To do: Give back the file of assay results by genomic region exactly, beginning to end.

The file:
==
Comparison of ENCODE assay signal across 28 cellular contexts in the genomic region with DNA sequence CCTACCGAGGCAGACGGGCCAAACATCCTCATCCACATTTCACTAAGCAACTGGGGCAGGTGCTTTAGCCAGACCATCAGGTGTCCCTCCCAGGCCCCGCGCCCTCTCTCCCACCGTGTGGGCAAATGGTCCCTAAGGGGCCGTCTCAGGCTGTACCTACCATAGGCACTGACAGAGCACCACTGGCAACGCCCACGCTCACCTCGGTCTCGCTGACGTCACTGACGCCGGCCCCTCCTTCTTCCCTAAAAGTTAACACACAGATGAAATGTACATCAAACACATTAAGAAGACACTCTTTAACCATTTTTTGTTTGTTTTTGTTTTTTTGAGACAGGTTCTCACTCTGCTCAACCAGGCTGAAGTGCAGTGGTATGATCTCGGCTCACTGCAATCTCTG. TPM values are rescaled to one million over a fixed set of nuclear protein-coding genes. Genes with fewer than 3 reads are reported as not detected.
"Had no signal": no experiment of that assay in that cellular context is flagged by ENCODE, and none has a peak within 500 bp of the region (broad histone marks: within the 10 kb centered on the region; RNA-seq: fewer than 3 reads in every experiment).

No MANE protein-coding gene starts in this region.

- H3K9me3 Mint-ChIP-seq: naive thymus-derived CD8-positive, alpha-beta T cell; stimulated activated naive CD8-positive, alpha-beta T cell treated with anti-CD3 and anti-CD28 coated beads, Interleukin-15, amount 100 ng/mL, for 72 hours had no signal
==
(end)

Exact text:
Comparison of ENCODE assay signal across 28 cellular contexts in the genomic region with DNA sequence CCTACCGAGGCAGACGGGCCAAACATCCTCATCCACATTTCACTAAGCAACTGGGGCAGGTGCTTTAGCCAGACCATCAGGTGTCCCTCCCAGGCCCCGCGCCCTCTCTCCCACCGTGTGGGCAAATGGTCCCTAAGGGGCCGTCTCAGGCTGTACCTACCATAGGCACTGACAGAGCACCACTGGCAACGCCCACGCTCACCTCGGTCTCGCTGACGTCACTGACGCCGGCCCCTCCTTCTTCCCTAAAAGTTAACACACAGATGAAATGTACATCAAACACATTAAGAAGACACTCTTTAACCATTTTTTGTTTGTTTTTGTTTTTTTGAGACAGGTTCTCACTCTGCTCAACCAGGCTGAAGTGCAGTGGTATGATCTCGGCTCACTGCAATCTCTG. TPM values are rescaled to one million over a fixed set of nuclear protein-coding genes. Genes with fewer than 3 reads are reported as not detected.
"Had no signal": no experiment of that assay in that cellular context is flagged by ENCODE, and none has a peak within 500 bp of the region (broad histone marks: within the 10 kb centered on the region; RNA-seq: fewer than 3 reads in every experiment).

No MANE protein-coding gene starts in this region.

- H3K9me3 Mint-ChIP-seq: naive thymus-derived CD8-positive, alpha-beta T cell; stimulated activated naive CD8-positive, alpha-beta T cell treated with anti-CD3 and anti-CD28 coated beads, Interleukin-15, amount 100 ng/mL, for 72 hours had no signal